John, director Roland Emmerich continues to prove he has a better eye for the visual than he does for a script.

You will TRULY never forget the images of our frozen planet as viewed from outer space. Nor will you forget the images of the tornado-filled skies wrecking down havoc on L.A.. And you will ESPECIALLY remember that rather mournful image of the Statue of Liberty deep-coated in blue-ish green ice. You're right, John, the special effects couldn�t be any better, so why SHOULD we expect anything more from a summertime flick? It�s a win-win situation.

Disaster movie fans will NOT be disappointed, environmentalists will cheer when the Vice-President admits he was wrong about global warming, and �Lord of the Ring� fans will be delighted when they discover that Ian Holm�s, of Bilbo fame, plays a role in the cast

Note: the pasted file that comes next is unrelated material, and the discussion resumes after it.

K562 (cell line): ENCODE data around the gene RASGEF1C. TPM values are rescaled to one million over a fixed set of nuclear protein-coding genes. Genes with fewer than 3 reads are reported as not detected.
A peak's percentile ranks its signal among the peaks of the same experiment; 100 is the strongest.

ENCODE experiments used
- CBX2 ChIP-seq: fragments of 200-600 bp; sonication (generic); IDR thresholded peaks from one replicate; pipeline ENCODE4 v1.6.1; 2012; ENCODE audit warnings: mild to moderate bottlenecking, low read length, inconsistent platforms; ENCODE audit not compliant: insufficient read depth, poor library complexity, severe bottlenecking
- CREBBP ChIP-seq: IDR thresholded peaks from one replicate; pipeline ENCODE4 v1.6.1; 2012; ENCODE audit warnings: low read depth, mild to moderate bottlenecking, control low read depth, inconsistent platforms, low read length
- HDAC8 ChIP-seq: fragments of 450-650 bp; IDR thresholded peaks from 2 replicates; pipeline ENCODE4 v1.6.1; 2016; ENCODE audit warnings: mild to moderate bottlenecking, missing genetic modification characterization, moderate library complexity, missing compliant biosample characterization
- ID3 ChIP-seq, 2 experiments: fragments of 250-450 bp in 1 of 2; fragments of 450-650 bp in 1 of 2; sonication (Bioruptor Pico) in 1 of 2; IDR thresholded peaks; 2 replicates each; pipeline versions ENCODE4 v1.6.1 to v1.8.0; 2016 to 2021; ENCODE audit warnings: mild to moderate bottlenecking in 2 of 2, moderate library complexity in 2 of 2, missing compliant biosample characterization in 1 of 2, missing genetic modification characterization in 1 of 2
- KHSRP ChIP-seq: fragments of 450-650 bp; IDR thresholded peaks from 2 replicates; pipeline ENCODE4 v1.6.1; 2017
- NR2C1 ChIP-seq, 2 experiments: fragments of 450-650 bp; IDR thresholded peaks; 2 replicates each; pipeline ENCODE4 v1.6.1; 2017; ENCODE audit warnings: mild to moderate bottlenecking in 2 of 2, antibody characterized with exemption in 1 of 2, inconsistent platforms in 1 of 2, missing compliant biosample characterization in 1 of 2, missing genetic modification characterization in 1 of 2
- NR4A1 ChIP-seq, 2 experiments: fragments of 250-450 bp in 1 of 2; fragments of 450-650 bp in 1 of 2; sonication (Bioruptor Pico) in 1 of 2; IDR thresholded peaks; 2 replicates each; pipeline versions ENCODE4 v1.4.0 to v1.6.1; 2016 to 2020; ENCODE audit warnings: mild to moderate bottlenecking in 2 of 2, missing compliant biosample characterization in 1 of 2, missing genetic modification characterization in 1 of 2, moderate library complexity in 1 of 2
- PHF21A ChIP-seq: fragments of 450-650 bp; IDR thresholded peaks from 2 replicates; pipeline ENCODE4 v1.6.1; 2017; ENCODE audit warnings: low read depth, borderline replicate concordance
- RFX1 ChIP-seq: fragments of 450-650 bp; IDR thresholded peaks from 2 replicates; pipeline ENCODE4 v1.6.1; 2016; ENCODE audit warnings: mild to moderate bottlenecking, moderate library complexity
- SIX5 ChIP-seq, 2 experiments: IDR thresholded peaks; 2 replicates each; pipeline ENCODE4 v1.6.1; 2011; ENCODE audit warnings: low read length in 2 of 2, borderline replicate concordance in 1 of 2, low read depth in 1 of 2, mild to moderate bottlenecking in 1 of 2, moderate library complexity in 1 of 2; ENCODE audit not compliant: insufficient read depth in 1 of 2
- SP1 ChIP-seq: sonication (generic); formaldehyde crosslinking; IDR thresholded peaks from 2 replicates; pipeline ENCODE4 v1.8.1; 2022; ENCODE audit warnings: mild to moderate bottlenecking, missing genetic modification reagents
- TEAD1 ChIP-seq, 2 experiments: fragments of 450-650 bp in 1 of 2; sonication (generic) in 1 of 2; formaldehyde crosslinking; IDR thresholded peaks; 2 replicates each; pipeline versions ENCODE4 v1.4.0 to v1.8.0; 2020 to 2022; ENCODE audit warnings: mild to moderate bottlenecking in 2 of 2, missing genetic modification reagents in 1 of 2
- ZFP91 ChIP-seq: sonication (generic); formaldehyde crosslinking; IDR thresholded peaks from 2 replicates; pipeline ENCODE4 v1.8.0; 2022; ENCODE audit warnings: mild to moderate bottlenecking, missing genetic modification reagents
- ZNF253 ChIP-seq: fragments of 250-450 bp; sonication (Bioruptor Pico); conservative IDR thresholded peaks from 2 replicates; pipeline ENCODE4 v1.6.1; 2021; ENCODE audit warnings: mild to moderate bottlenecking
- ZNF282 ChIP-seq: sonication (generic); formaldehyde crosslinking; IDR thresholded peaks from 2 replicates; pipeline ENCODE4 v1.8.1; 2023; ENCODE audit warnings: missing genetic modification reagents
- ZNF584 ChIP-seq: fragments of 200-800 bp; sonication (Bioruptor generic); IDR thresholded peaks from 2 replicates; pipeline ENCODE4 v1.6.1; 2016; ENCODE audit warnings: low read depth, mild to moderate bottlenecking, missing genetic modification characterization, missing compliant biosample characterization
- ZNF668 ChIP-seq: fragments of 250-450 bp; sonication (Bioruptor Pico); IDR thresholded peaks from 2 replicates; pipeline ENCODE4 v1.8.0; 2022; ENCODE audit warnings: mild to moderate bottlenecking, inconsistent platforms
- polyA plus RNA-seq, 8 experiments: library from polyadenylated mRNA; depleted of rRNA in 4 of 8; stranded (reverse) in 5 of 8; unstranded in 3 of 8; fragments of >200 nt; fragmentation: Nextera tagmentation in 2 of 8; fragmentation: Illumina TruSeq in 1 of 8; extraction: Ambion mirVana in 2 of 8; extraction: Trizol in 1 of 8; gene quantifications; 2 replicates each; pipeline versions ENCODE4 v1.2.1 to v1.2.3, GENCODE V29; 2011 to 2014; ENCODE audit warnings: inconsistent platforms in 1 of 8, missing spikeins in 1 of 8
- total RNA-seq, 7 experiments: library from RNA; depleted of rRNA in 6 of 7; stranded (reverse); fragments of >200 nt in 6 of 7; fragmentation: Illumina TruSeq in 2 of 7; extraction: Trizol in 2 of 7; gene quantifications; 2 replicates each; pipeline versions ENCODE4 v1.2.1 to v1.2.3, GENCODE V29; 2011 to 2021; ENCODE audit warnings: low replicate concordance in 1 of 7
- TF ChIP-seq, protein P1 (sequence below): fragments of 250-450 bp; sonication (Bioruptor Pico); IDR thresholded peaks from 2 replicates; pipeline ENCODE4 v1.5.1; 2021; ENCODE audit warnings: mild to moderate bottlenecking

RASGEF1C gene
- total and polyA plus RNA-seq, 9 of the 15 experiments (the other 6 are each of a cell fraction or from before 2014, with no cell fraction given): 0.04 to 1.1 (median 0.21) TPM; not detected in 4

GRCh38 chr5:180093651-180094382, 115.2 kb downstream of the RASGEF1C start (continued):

So park your SUV's, folks, turn down your air conditioners, and be sure to vote Green., because this is one movie that shouldn�t have a sequel.

John ("Super Size Me")
The most disgusting movie of the year is "Super Size Me" because overindulging in fast food is inherently disgusting, and watching Morgan Spurlock do just that for 96 minutes is equally so. Spurlock spent a month eating McDonald's for three squares a day with unsurprising results.

More than proving the danger to the liver and sex life, eating this much fast food shows once again that overdoing anything is usually detrimental to some part of a life.

What good is it to endanger your liver and your lover? The corporation discontinued the super-sized menus after the release of the documentary; this is a good thing. What is not good, however, is that Spurlock is the center of all activity, and he is not super sized like Michael Moore to carry it off.